SoIi sat there in LA watching my film for the first time with their (still unfinished) sound design and it kinda made me want to cry. I was in that truck, I was there with the whales. They made that animated world a real, enveloping world. I figure if it could pull me in, after 600 plus hours staring at it, it's got to pull viewers in. So I have to thank Beth and Bob, they really gave me a defining moment of confidence where excitement to show the film overwhelmed my natural tendency of self-doubt.

"...don't quit. don't get bitter. Keep evolving."

Phantom 54 is a Nominee for Best Short Film Grand Jury Prize, what does this mean to you to get this type of recognition for your film?


Let's cross that bridge IF I am so lucky as to. frankly, getting into Sundance was personal and professional goal of mine for the last 15 years. To have The Phantom recognized by the festival, as well as being presented to their audience, means more to me than I can really put into words.


Have you always had a passion for filmmaking?


More or less, yes. I love making things and films are the most fun (and infuriating) thing to make.


How much has your approach to your films changed since your debut?


I am always re-inventing my own wheels. that hasn't changed. I like independent filmmaking because you get to swim in uncharted waters. Hopefully, I am getting better at it as I go along, but the approach is still as fresh and exciting as it was for me in the beginning. maybe even more exciting now.


Is it easy to let go of your films or do you keep tinkering with them?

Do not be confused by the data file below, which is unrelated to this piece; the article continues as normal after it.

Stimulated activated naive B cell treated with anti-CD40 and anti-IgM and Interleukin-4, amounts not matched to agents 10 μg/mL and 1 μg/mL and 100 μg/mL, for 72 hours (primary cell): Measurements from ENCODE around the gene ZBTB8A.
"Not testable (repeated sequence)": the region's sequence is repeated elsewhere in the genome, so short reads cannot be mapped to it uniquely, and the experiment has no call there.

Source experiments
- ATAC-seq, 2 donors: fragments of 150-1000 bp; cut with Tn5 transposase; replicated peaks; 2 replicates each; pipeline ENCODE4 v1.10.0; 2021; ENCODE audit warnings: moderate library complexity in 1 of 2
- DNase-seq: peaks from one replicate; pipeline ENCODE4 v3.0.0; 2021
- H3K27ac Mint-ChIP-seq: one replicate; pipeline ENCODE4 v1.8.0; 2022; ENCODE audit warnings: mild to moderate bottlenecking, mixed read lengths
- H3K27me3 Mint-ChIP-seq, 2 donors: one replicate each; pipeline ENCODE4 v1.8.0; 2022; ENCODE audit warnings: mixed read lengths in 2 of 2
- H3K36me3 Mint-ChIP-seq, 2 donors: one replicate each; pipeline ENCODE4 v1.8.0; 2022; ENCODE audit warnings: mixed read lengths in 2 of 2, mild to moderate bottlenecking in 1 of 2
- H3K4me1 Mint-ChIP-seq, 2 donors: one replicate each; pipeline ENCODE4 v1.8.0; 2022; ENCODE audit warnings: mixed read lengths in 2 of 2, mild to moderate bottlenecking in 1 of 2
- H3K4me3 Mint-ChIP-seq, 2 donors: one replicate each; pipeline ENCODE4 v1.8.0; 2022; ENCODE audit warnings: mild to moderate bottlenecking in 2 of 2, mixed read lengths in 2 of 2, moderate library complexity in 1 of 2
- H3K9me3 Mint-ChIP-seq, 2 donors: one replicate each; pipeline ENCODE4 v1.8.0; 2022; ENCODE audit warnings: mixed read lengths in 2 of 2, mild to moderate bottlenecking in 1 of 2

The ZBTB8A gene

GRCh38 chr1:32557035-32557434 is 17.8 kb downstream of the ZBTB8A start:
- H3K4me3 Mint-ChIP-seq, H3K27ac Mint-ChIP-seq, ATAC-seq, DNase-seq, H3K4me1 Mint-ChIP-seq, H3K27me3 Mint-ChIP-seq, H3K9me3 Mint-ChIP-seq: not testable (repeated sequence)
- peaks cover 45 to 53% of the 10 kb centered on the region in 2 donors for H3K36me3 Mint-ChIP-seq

It is hard to let go and call a film finished BUT I do find that point. having the opportunity to present that finished film to (and connect with) an audience helps make that moving on possible and having a new project to move on and get excited about makes that moving on A LOT easier.

How important has the collaborative process been for you? 

Filmmaking is a fancy word for collaboration. They are inseparable. together we make something better than any of us could have made alone.


What has been the best advice you have been given when you started out?


Don't quit. don't get bitter. keep evolving. And I kinda think that is good advice for the rest of life as well.

Stuff isn't easy. Success takes a while. I may be the poster child for don't give up, and it honestly feels great.


Now you can be reflective, what is the best advice you can give an up and coming filmmaker?


Again, see above. The people who told me life is long, keep trying we're right. So I guess I would repeat what they said, "don't quit. don't get bitter. Keep evolving." And then I'd add "enjoy yourself along the way. filmmaking won't make you rich, so at least take advantage of the adventure."


And finally, what do you hope people will take away your film?


I hope they leave the screening humming Joe West's song. And I hope they think about connecting to one another and I hope they feel for that lonely whale. It's a real whale. It's real lonely.


It would also be cool if they read the credits and realize all the fun punk rock voices that make up the "other truckers".